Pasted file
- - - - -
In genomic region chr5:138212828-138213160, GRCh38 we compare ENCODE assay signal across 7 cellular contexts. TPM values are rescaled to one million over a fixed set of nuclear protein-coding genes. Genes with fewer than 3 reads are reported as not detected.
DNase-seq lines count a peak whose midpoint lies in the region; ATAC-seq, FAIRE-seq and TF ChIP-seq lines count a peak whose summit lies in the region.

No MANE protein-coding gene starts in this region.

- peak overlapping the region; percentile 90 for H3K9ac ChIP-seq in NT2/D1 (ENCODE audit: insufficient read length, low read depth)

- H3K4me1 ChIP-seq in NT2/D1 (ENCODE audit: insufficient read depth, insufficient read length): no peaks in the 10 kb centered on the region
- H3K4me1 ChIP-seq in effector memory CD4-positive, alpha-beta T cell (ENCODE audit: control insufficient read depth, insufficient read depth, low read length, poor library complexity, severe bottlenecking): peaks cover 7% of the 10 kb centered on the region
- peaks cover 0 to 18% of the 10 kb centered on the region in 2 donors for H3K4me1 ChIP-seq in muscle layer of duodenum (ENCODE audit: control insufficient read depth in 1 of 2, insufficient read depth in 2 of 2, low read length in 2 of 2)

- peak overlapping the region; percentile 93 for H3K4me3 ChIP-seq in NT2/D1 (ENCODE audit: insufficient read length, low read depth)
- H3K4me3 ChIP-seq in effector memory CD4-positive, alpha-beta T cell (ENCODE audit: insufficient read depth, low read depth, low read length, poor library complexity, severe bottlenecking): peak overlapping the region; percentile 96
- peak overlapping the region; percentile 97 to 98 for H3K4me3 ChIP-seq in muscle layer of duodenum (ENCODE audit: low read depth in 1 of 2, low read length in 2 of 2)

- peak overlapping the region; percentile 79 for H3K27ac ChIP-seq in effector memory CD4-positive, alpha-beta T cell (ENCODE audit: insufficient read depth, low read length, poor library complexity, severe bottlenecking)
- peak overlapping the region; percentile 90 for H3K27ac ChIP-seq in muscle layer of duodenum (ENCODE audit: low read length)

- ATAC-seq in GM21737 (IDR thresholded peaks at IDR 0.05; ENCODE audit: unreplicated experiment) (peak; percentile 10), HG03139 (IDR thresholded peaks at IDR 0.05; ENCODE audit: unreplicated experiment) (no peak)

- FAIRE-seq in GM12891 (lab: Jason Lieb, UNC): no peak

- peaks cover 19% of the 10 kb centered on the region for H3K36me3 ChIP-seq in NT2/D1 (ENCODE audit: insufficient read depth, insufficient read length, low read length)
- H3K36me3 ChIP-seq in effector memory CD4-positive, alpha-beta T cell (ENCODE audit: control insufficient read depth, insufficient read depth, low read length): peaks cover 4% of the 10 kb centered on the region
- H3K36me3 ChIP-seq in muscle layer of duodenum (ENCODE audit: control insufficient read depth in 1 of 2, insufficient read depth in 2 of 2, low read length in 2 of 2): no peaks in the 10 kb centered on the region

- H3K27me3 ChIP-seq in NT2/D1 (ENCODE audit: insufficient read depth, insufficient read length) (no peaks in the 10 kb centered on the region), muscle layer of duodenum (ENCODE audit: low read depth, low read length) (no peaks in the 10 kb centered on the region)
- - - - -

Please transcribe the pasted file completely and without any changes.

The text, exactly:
In genomic region chr5:138212828-138213160, GRCh38 we compare ENCODE assay signal across 7 cellular contexts. TPM values are rescaled to one million over a fixed set of nuclear protein-coding genes. Genes with fewer than 3 reads are reported as not detected.
DNase-seq lines count a peak whose midpoint lies in the region; ATAC-seq, FAIRE-seq and TF ChIP-seq lines count a peak whose summit lies in the region.

No MANE protein-coding gene starts in this region.

- peak overlapping the region; percentile 90 for H3K9ac ChIP-seq in NT2/D1 (ENCODE audit: insufficient read length, low read depth)

- H3K4me1 ChIP-seq in NT2/D1 (ENCODE audit: insufficient read depth, insufficient read length): no peaks in the 10 kb centered on the region
- H3K4me1 ChIP-seq in effector memory CD4-positive, alpha-beta T cell (ENCODE audit: control insufficient read depth, insufficient read depth, low read length, poor library complexity, severe bottlenecking): peaks cover 7% of the 10 kb centered on the region
- peaks cover 0 to 18% of the 10 kb centered on the region in 2 donors for H3K4me1 ChIP-seq in muscle layer of duodenum (ENCODE audit: control insufficient read depth in 1 of 2, insufficient read depth in 2 of 2, low read length in 2 of 2)

- peak overlapping the region; percentile 93 for H3K4me3 ChIP-seq in NT2/D1 (ENCODE audit: insufficient read length, low read depth)
- H3K4me3 ChIP-seq in effector memory CD4-positive, alpha-beta T cell (ENCODE audit: insufficient read depth, low read depth, low read length, poor library complexity, severe bottlenecking): peak overlapping the region; percentile 96
- peak overlapping the region; percentile 97 to 98 for H3K4me3 ChIP-seq in muscle layer of duodenum (ENCODE audit: low read depth in 1 of 2, low read length in 2 of 2)

- peak overlapping the region; percentile 79 for H3K27ac ChIP-seq in effector memory CD4-positive, alpha-beta T cell (ENCODE audit: insufficient read depth, low read length, poor library complexity, severe bottlenecking)
- peak overlapping the region; percentile 90 for H3K27ac ChIP-seq in muscle layer of duodenum (ENCODE audit: low read length)

- ATAC-seq in GM21737 (IDR thresholded peaks at IDR 0.05; ENCODE audit: unreplicated experiment) (peak; percentile 10), HG03139 (IDR thresholded peaks at IDR 0.05; ENCODE audit: unreplicated experiment) (no peak)

- FAIRE-seq in GM12891 (lab: Jason Lieb, UNC): no peak

- peaks cover 19% of the 10 kb centered on the region for H3K36me3 ChIP-seq in NT2/D1 (ENCODE audit: insufficient read depth, insufficient read length, low read length)
- H3K36me3 ChIP-seq in effector memory CD4-positive, alpha-beta T cell (ENCODE audit: control insufficient read depth, insufficient read depth, low read length): peaks cover 4% of the 10 kb centered on the region
- H3K36me3 ChIP-seq in muscle layer of duodenum (ENCODE audit: control insufficient read depth in 1 of 2, insufficient read depth in 2 of 2, low read length in 2 of 2): no peaks in the 10 kb centered on the region

- H3K27me3 ChIP-seq in NT2/D1 (ENCODE audit: insufficient read depth, insufficient read length) (no peaks in the 10 kb centered on the region), muscle layer of duodenum (ENCODE audit: low read depth, low read length) (no peaks in the 10 kb centered on the region)